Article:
Whether your employees are working from home or back in the workplace, employers have a duty of care to their employees to safeguard their health and wellbeing. It's vital then that they understand their employees' needs and fears and create a safe working environment – both physically and mentally, regardless of whether you're a small business owner or run a large corporation.
As an employer, you have a duty of care to ensure that the health, safety, and welfare of your workforce is your top priority. You should take the time to conduct a full risk assessment of the area your employees work in order to identify potential hazards. This duty is not restricted to the workplace. If your workforce is working from home, you must still inform your employees of any potential risks and ensure they are doing their bit to mitigate the risks.
For example, if the employee's job involves computer work, the employer should provide the employee with information on the need for an appropriate space in which to work, with a suitable desk or table, chair, lighting, screen and keyboard, and how to set the equipment up appropriately to avoid health risks that could arise from prolonged computer use.
For legal reasons, employers should organise an injury reporting procedure for employees to follow should an accident occur. This should include an incident log that includes work-related deaths, major injuries, work-related diseases, and near-miss occasions. All employees should know the procedure for logging incidents. And incidents are looked into and a report created to ensure they don't happen again or explain why they occurred.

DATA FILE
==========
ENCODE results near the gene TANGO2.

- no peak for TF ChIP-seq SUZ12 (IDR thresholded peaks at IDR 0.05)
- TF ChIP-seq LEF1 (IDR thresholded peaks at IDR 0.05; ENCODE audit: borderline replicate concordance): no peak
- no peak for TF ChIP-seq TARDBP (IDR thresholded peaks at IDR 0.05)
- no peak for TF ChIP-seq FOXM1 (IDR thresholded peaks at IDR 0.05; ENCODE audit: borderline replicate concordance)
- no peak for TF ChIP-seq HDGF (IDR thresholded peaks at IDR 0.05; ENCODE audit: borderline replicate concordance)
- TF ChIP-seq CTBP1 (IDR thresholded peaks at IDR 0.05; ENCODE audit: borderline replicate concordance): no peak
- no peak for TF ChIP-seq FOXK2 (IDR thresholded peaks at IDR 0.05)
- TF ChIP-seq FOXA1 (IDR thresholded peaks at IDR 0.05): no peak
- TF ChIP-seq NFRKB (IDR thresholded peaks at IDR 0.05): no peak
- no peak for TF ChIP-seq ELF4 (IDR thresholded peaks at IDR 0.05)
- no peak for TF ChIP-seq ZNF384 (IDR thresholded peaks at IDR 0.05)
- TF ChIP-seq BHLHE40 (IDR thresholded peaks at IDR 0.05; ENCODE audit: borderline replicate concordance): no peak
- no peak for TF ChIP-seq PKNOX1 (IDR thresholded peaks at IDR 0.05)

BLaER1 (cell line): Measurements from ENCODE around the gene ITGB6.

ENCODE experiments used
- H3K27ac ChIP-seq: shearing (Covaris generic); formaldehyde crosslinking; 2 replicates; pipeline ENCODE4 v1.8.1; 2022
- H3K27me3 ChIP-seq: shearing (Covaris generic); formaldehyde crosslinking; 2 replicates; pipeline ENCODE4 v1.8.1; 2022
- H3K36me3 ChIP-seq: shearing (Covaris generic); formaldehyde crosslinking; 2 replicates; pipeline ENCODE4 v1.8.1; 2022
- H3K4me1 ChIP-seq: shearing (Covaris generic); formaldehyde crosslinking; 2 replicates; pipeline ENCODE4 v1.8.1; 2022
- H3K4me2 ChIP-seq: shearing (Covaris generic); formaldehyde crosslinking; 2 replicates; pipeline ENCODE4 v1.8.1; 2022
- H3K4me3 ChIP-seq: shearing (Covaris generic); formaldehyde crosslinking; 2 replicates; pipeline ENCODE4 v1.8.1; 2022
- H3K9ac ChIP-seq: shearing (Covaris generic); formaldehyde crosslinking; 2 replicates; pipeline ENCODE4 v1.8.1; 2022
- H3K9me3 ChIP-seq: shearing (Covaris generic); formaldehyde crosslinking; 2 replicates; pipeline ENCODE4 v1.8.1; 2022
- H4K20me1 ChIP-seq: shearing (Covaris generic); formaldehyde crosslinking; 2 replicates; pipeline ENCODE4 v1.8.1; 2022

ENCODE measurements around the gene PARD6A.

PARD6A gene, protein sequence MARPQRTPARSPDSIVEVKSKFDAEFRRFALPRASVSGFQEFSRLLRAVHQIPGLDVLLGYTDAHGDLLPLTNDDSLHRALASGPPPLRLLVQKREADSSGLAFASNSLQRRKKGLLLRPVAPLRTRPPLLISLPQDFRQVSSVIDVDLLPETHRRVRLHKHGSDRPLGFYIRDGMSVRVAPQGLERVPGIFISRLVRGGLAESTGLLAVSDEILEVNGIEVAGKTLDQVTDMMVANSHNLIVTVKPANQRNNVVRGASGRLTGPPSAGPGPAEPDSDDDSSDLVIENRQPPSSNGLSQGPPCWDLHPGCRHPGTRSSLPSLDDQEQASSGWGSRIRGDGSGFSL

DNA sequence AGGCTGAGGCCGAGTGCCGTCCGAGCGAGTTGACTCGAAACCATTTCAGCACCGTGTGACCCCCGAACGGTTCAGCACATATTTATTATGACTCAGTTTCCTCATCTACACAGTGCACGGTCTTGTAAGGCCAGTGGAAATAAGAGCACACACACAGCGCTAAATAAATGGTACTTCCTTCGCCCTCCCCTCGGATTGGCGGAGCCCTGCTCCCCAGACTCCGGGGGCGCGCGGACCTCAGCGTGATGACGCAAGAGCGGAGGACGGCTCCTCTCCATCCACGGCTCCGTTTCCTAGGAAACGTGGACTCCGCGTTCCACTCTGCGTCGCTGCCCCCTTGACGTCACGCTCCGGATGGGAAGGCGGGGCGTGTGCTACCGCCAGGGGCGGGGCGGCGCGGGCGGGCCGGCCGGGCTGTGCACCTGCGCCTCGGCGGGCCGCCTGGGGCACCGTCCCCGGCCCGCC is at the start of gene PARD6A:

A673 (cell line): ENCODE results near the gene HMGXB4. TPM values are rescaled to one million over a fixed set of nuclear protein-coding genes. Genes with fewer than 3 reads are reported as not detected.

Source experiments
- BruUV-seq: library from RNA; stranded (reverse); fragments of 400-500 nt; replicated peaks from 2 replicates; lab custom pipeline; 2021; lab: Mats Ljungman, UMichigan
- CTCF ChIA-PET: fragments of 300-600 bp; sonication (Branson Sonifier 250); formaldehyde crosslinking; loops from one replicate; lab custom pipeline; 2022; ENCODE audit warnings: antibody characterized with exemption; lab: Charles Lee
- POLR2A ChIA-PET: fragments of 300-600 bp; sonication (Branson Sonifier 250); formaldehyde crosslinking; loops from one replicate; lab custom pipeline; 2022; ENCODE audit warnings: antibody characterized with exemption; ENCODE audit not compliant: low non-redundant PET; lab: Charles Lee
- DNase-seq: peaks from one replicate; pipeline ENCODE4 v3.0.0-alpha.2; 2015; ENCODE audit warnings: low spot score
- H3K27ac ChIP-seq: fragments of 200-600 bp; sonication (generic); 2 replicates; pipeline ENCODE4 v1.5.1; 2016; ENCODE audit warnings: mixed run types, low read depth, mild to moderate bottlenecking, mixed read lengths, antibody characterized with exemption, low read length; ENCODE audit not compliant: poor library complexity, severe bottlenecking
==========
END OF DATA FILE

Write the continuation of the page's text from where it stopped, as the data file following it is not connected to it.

If an incident should happen in the workplace, it's important the employees are aware of their rights, and are free to seek legal aid without their job being in jeopardy.
It's important that everyone who works in the company is properly trained in both procedures and managing any potential hazards they may encounter during the work. They should also know who to report to when an incident occurs and what the follow-up procedure entails.
Training can range from knowing how to operate machinery to knowing where the First Aid kit is located. And training shouldn't be a one time thing, it should be repeated at regular intervals and updated as and when.
It's no secret that more people than ever are suffering with their mental health and as an employer you have a duty of care to ensure your employees are fit for work. Fostering an environment where your employees feel like they can talk openly and without judgement is the best way to help your employees.
Encouraging employees to be active and eat well will also help improve mental health. You could pay for weekly yoga sessions or encourage staff to start a sports team or running club. If you're unsure what your employees need – ask them. This can be an anonymous suggestion box or an open dialogue.
Published by Jason Warner